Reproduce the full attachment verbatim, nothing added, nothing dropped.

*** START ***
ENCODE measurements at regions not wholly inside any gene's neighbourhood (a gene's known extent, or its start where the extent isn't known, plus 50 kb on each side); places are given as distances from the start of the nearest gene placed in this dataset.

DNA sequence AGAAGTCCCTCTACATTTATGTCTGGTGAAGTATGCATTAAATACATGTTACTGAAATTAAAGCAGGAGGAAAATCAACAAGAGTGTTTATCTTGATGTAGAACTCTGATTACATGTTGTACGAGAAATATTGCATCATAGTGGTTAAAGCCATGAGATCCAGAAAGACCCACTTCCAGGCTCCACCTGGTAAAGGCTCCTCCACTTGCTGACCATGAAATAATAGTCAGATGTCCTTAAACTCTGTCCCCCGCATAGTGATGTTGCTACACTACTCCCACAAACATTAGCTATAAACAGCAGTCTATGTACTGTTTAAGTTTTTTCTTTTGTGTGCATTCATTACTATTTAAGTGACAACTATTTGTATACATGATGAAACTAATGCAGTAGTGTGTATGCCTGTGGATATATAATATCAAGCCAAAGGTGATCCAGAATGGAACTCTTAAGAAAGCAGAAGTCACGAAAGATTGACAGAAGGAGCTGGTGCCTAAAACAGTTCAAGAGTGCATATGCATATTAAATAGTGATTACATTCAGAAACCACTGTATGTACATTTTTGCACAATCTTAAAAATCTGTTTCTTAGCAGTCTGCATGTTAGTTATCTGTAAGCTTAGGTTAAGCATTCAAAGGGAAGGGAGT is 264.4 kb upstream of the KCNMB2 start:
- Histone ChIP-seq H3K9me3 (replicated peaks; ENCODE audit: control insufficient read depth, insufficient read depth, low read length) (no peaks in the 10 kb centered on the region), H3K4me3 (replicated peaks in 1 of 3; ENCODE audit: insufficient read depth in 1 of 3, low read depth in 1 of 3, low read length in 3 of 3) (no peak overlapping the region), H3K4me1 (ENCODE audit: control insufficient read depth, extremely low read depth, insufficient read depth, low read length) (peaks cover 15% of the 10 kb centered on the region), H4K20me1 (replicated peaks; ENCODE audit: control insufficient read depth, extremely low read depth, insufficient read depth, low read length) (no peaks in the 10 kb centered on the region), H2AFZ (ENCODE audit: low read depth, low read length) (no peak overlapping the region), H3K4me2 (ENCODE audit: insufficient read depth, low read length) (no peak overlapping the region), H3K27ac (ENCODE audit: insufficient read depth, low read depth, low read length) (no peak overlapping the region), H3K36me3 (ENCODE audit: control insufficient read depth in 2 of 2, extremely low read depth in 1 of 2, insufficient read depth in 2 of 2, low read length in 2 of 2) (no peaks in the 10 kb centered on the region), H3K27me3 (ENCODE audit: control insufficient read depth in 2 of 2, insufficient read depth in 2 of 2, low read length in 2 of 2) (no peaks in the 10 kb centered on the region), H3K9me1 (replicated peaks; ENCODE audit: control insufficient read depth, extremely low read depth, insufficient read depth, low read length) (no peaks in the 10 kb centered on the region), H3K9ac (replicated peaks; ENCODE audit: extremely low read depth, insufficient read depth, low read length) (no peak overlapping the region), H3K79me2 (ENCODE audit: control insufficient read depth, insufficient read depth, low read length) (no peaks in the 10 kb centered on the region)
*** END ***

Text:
ENCODE measurements at regions not wholly inside any gene's neighbourhood (a gene's known extent, or its start where the extent isn't known, plus 50 kb on each side); places are given as distances from the start of the nearest gene placed in this dataset.

DNA sequence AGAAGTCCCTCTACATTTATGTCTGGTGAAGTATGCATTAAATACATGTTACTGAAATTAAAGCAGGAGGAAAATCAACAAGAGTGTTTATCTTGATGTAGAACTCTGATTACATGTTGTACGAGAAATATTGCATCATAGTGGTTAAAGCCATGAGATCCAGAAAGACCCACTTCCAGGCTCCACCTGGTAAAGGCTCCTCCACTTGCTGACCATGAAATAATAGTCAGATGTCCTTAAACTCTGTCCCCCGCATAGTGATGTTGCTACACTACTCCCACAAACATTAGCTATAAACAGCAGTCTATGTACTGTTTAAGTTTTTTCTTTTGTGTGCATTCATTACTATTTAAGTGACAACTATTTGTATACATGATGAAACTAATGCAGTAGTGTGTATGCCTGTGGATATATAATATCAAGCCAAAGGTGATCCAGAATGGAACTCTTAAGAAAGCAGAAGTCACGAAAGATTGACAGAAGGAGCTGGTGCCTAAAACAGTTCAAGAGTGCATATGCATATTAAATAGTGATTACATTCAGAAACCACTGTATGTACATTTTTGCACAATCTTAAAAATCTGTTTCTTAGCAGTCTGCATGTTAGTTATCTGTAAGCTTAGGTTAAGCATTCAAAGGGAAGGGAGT is 264.4 kb upstream of the KCNMB2 start:
- Histone ChIP-seq H3K9me3 (replicated peaks; ENCODE audit: control insufficient read depth, insufficient read depth, low read length) (no peaks in the 10 kb centered on the region), H3K4me3 (replicated peaks in 1 of 3; ENCODE audit: insufficient read depth in 1 of 3, low read depth in 1 of 3, low read length in 3 of 3) (no peak overlapping the region), H3K4me1 (ENCODE audit: control insufficient read depth, extremely low read depth, insufficient read depth, low read length) (peaks cover 15% of the 10 kb centered on the region), H4K20me1 (replicated peaks; ENCODE audit: control insufficient read depth, extremely low read depth, insufficient read depth, low read length) (no peaks in the 10 kb centered on the region), H2AFZ (ENCODE audit: low read depth, low read length) (no peak overlapping the region), H3K4me2 (ENCODE audit: insufficient read depth, low read length) (no peak overlapping the region), H3K27ac (ENCODE audit: insufficient read depth, low read depth, low read length) (no peak overlapping the region), H3K36me3 (ENCODE audit: control insufficient read depth in 2 of 2, extremely low read depth in 1 of 2, insufficient read depth in 2 of 2, low read length in 2 of 2) (no peaks in the 10 kb centered on the region), H3K27me3 (ENCODE audit: control insufficient read depth in 2 of 2, insufficient read depth in 2 of 2, low read length in 2 of 2) (no peaks in the 10 kb centered on the region), H3K9me1 (replicated peaks; ENCODE audit: control insufficient read depth, extremely low read depth, insufficient read depth, low read length) (no peaks in the 10 kb centered on the region), H3K9ac (replicated peaks; ENCODE audit: extremely low read depth, insufficient read depth, low read length) (no peak overlapping the region), H3K79me2 (ENCODE audit: control insufficient read depth, insufficient read depth, low read length) (no peaks in the 10 kb centered on the region)